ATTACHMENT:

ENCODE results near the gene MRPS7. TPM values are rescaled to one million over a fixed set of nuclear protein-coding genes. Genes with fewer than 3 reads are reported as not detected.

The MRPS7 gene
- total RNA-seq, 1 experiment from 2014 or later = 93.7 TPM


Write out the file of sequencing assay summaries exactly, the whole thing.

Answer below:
ENCODE results near the gene MRPS7. TPM values are rescaled to one million over a fixed set of nuclear protein-coding genes. Genes with fewer than 3 reads are reported as not detected.

The MRPS7 gene
- total RNA-seq, 1 experiment from 2014 or later = 93.7 TPM